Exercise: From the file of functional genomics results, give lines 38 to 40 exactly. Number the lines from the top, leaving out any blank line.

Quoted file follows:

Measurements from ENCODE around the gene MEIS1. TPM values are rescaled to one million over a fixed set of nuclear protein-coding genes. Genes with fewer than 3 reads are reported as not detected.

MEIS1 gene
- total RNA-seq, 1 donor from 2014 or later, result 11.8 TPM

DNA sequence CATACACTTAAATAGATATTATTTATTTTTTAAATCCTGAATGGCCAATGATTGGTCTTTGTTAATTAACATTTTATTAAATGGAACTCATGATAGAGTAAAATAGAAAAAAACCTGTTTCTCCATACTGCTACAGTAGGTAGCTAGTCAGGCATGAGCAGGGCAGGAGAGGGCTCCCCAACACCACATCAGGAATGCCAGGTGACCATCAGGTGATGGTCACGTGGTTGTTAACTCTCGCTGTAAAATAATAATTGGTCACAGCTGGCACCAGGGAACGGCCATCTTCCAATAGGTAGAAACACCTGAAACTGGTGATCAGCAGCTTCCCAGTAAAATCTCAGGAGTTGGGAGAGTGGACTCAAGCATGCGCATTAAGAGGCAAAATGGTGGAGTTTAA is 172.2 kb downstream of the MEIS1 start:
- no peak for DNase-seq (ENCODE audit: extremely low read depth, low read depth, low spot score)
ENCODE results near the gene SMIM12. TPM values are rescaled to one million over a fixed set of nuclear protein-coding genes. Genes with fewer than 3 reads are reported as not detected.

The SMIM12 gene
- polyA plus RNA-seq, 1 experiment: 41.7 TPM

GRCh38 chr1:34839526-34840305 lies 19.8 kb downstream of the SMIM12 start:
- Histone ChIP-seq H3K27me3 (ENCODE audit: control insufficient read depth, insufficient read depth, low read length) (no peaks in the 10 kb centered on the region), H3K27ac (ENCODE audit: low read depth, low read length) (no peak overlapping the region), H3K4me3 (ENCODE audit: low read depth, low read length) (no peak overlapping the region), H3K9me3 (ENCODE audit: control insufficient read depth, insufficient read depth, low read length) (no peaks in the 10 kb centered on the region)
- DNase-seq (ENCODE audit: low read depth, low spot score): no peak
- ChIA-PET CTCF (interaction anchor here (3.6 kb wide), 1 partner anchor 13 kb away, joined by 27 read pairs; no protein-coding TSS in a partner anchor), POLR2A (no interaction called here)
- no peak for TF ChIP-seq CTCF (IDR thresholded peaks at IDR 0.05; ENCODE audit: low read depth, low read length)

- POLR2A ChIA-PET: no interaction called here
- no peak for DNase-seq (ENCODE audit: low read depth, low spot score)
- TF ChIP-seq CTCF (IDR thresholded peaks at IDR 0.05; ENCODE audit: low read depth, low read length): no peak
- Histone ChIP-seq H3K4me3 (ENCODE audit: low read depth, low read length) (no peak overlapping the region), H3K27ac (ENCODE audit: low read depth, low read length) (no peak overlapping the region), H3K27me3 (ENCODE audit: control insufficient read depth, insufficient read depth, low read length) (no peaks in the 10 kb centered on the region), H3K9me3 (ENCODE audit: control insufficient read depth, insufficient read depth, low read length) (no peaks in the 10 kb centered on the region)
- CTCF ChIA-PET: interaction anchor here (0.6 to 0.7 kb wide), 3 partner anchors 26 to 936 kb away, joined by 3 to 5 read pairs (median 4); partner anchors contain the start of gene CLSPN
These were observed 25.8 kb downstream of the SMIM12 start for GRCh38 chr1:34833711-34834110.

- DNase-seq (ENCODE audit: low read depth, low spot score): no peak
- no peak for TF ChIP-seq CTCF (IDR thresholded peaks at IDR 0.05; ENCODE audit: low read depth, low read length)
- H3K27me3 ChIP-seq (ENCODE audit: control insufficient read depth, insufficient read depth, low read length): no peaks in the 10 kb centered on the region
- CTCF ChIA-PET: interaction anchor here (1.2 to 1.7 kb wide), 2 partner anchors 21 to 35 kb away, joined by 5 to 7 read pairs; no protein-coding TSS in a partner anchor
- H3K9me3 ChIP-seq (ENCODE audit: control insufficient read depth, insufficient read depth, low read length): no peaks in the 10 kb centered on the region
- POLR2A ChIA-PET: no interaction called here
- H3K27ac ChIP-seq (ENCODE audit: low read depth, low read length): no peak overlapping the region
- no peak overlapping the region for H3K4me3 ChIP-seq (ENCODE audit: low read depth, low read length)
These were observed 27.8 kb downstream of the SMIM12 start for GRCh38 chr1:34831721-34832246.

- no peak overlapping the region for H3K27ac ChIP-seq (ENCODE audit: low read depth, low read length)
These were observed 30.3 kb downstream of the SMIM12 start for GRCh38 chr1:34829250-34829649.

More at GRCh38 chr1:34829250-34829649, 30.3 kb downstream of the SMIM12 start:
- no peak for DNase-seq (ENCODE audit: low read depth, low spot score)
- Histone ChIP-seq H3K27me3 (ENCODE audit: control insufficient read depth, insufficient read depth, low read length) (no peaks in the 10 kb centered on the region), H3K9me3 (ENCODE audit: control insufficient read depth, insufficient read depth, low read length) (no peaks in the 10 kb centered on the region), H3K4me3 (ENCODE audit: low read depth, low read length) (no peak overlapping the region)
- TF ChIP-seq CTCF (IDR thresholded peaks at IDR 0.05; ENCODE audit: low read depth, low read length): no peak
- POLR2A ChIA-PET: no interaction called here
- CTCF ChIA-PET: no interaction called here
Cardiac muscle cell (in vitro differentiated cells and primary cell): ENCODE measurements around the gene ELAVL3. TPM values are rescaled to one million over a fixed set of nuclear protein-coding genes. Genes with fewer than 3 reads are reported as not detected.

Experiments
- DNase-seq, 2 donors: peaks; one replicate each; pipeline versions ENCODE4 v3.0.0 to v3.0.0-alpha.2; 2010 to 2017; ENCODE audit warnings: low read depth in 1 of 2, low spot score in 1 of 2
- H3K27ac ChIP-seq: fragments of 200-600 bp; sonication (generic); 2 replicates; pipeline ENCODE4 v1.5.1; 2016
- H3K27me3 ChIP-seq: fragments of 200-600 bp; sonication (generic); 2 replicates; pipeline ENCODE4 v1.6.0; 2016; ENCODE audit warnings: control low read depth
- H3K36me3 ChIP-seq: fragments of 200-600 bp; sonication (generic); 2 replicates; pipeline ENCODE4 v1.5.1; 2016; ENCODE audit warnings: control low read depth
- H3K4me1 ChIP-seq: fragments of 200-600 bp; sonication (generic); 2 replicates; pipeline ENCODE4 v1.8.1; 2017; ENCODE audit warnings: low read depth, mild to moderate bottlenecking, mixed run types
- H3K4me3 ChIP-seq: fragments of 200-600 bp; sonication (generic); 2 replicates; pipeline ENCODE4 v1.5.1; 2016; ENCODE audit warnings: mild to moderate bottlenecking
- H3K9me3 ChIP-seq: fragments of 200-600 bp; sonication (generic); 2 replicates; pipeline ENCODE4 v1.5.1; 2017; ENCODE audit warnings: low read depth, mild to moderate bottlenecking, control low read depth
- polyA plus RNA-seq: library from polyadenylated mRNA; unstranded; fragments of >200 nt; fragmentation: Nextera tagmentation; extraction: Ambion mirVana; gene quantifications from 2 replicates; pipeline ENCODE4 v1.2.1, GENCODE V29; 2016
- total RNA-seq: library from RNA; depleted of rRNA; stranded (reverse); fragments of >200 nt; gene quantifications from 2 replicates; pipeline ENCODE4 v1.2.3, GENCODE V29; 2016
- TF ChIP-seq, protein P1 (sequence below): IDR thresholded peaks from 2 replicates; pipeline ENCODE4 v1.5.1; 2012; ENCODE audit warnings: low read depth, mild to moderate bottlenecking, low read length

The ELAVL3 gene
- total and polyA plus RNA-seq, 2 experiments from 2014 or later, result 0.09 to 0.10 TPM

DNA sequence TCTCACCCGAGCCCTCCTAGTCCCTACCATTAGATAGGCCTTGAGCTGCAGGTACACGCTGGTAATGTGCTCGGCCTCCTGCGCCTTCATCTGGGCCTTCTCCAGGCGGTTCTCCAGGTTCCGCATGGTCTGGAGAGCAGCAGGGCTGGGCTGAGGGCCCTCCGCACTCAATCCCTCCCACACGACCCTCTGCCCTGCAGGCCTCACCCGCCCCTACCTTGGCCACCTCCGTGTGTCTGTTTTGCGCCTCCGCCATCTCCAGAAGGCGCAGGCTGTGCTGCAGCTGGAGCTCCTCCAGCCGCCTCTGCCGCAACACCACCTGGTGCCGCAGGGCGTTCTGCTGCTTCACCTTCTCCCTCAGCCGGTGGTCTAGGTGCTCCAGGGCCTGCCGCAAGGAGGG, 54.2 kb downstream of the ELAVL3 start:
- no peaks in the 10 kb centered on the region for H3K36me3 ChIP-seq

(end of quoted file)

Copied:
Experiments
- DNase-seq, 2 donors: peaks; one replicate each; pipeline versions ENCODE4 v3.0.0 to v3.0.0-alpha.2; 2010 to 2017; ENCODE audit warnings: low read depth in 1 of 2, low spot score in 1 of 2
- H3K27ac ChIP-seq: fragments of 200-600 bp; sonication (generic); 2 replicates; pipeline ENCODE4 v1.5.1; 2016